Jan 20, 2013 01:14PM
● By Lisa Drake
Lori Rodriguez, Animal Care and Control Manager
Tales of adoption tug at our heartstrings. The stories reveal a kindness and compassion and a deep love for others. Adoption offers a fantastic way to build - or add to - a family. Perhaps not so surprisingly, it’s also a great way to bring a new pet into the family. And that’s one of the primary services Mansfield’s Animal Care and Control shelter offers.
Though small in size compared to bigger city shelters, the Mansfield shelter is remarkably adept and diverse in what it can do. The facility offers animal rescues, pet adoptions (including a mobile adoption unit) and provides low cost microchips that help pet owners keep track of their animals. The shelter also handles stray, sick and injured animals, nuisance and bite complaints and more.
The current facility was opened in 1996 and can house up to 46 dogs and 12 cats while also allowing space for quarantined animals. It’s publicly funded and managed by the Mansfield Police Department. The shelter consists of three main buildings - a lobby, a stray building and an adoption building. There’s even space in the back for livestock. It’s all kept running by a dedicated staff - including a kennel tech, a receptionist, three animal control officers, and a part-time kennel tech. Heading up the efforts is Lori Rodriguez, who has been the animal care and control manager in 2011.
We talked to Rodriguez late last fall and she provided tremendous insight into the inner workings and daily activities at the shelter. “We (the shelter) play an important role in helping resolve all kinds of animal related issues and in helping place homeless pets with new owners,” she proudly says.
LEADER OF THE PACK
Rodriguez grew up near Aledo and says she has always been around animals. She had a difficult upbringing and was raised primarily by her grandparents. But they instilled in her a deep-rooted work ethic and a determination to always get the job done. It’s something she is teaching her own children today. “I am trying to teach my boys that if you want something and work hard you can achieve it no matter what is thrown at you,” she says.
“I am pretty fortunate having been able to work around all kinds of animals for most of my life,” she says. After adopting a dog in 1999 she began working at the Humane Society of North Texas. From there she moved to the Fort Worth Animal Control in 2001 where she served as an animal control officer until 2003. She says it was such a large shelter and a constant influx of animals that she experienced burned out and left. But that didn’t last long. Later in 2003, she took a part-time job at the Mansfield Animal Care and Control shelter as a kennel tech/receptionist, was promoted to animal control officer in 2004, senior animal control officer in 2006, and became animal care and control manager in March 2011.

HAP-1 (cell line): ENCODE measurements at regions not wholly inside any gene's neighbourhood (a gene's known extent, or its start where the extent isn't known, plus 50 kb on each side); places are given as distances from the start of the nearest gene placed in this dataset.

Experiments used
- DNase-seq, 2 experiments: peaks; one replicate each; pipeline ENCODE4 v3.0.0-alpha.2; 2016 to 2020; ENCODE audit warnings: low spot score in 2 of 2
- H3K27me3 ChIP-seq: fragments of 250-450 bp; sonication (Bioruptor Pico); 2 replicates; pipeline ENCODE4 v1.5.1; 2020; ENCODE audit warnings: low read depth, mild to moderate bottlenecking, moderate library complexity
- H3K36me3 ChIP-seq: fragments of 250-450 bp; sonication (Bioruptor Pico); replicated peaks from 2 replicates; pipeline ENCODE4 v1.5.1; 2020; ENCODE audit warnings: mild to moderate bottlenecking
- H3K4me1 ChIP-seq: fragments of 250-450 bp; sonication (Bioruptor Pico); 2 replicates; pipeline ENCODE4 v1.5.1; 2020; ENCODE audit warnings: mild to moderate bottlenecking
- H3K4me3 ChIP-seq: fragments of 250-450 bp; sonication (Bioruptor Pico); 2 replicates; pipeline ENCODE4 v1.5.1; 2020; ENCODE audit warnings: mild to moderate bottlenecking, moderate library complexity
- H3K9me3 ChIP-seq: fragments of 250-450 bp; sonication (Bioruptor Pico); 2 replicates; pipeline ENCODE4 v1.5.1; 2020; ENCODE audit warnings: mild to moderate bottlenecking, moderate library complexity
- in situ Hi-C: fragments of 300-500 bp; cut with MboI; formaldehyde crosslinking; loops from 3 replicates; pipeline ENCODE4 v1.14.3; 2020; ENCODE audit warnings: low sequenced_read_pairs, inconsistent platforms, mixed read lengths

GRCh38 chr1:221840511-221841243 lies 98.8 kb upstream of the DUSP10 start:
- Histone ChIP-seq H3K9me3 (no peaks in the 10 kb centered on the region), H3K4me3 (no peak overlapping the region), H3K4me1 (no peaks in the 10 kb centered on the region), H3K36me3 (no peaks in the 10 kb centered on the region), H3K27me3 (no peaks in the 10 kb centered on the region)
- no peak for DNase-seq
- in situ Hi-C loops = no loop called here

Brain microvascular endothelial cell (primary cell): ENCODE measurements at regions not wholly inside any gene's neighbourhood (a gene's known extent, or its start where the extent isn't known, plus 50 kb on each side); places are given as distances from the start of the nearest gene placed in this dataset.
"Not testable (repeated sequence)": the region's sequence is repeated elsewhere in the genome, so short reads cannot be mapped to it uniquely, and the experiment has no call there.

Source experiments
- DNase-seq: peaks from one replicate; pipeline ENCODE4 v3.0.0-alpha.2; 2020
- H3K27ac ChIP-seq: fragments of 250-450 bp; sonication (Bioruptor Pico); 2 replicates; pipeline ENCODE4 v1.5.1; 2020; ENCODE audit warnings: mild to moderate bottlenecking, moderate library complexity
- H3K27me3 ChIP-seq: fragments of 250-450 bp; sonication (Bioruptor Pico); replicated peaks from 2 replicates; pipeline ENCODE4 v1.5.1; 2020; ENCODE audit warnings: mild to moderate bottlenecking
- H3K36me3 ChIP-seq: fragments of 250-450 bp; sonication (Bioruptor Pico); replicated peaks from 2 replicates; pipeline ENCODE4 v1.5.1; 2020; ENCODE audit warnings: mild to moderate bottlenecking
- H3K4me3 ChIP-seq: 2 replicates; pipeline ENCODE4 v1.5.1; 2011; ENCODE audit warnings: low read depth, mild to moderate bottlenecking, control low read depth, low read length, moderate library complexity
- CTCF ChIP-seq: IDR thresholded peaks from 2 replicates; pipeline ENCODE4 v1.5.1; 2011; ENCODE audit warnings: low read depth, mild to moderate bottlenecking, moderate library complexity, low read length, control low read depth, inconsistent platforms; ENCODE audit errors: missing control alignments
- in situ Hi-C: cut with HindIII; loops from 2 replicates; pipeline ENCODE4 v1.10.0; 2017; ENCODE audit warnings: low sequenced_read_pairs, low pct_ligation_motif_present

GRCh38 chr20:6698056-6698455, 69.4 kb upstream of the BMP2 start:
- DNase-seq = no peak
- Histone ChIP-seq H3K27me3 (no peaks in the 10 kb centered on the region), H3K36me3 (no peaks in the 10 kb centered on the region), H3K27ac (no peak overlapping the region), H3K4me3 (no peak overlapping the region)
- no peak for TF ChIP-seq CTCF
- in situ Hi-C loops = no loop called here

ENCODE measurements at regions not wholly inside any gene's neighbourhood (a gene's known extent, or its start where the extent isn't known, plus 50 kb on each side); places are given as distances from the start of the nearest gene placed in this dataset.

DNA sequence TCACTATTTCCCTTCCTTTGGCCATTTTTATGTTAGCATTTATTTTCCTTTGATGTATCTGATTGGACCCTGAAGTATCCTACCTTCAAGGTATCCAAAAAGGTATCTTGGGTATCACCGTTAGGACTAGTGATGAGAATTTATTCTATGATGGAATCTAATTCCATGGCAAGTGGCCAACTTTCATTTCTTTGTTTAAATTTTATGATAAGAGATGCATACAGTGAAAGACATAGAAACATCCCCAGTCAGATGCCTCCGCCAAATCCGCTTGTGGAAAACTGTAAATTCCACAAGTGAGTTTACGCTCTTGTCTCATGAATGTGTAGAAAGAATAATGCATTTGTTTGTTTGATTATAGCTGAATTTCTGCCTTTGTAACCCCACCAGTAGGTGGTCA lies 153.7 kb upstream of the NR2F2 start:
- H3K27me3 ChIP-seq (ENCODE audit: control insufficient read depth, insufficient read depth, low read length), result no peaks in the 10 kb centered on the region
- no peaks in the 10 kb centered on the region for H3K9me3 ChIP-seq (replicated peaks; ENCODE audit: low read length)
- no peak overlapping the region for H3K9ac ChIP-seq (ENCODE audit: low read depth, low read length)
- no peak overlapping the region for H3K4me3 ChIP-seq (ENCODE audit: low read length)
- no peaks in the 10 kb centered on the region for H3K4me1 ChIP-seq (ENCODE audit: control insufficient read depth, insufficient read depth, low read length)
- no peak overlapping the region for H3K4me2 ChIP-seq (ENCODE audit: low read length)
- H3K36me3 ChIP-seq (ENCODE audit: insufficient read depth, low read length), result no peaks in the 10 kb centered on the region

“I never had any formal training for this line of work but it has been constant training on the job ever since.” And it’s a busy job.
ON THE JOB
Rodriguez says every morning at the shelter begins with the staff encountering “strays or surrenders. The officers head into the field to take care of any calls that have come in. Our kennel techs start cleaning early and getting the dogs outside for their morning breaks. We start getting people in to look at the shelter animals for adoption or to reclaim pets,” she says.
The constant influx of stray animals does put a strain on the shelter’s resources. That’s why Rodriguez emphasizes to people that they should have their pets spayed and neutered because there simply are not enough homes for all the animals out there. “We hear a lot that ‘it's okay because we found homes for all of them.’ That may be true but how ever many animals you just gave away took a place away from an animal that was already looking for a home.”
At the end of the day Rodriguez remains dedicated to the animals. “We spend time getting to know our shelter animals and making their lives here pretty good. We try to treat every animal here like we would our own pet.”
That is a noble cause and a great legacy for all those who work and volunteer at the shelter.